The Slovenia Times

Govt Adopts 2013, 2014 Budgets


According to Finance Minister Janez Šušteršič, effects of the pension reform should kick in as early as next year, while the 5% cut would apply to the entire public sector, not only the public administration.

"The public sector must be adapted to what our economy can pay for," Šušteršič said. With the total of EUR 4bn earmarked for public sector pay per year, the 5% cut represents about EUR 200m. Individual public sector entities will have their hands free in deciding how to achieve the cut, the minister explained.

Budget expenditure for 2013 is estimated at EUR 9.5bn, slightly above this year's figures due to successful drawing of EU funds, which gives the government an estimated EUR 600m extra for investments, Šušteršič said.

The government also plans to cut expenditure by decreasing capitation funds available to municipalities by 3.3% for 2013.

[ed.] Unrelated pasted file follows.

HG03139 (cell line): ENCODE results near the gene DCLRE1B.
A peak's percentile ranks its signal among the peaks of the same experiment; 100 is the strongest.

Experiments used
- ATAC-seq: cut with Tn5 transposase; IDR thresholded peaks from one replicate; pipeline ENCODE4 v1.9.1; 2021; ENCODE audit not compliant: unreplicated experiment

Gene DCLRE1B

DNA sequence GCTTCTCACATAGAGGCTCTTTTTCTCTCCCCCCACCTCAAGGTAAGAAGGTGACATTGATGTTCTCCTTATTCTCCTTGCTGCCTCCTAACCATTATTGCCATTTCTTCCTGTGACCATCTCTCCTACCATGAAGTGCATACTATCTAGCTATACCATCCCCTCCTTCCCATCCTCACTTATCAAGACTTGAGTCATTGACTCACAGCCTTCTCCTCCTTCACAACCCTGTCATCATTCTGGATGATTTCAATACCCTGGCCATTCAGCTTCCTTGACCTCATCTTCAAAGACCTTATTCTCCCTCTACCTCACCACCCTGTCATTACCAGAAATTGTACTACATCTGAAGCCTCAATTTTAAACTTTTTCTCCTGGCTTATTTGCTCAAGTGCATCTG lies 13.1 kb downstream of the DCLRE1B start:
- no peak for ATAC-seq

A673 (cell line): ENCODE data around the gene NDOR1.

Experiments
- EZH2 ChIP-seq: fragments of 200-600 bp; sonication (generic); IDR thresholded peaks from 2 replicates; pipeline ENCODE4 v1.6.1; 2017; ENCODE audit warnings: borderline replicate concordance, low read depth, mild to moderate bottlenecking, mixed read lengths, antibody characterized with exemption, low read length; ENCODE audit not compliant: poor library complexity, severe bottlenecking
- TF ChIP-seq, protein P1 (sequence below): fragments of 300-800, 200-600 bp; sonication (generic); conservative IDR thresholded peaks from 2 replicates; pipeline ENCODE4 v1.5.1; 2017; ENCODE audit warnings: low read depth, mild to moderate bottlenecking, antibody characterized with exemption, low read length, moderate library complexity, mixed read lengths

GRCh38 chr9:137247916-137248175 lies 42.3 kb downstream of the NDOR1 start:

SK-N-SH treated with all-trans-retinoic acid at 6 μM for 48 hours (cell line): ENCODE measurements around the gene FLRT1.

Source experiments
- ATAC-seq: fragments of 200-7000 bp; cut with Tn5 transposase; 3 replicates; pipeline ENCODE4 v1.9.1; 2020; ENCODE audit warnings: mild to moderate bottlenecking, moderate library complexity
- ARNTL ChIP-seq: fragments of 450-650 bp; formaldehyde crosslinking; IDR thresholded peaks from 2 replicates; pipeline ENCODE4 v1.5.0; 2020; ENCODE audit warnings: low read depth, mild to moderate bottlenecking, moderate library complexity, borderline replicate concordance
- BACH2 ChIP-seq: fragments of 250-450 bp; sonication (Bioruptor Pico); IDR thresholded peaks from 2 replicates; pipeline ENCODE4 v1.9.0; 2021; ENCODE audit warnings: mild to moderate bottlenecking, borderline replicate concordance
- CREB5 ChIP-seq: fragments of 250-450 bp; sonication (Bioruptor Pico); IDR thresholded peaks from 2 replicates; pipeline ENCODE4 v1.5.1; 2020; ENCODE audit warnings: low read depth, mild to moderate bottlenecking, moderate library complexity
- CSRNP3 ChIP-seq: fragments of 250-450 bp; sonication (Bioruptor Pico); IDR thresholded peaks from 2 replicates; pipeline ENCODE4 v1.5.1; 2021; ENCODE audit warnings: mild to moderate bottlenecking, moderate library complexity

Budget deficit is capped at EUR 1bn, which means budget revenues should amount to EUR 8.5bn.

One of the measures to achieves this is a VAT rise (from 8.5% to 20%) for a number of goods and services, including newspapers, magazines and communal services. The measure is expected to bring in EUR 70m, Šušteršič said.

Further revenues are expected to be generated by publishing a list of tax delinquents, ramp up the environment tax and increase taxes on luxury cars, according to the minister.

The government also proposed a new financial services tax and a two-year extension of the existing tax on banks assets.

Šušteršič said the government measures were a response to deteriorating economic conditions and a downgraded outlook for 2013.

"Nevertheless, the government must respect its commitments in order to keep the budget deficit below 3% of GDP. Respecting this commitment is crucial for maintaining the country's credibility," the finance minister said, highlighting the importance of structural reforms.


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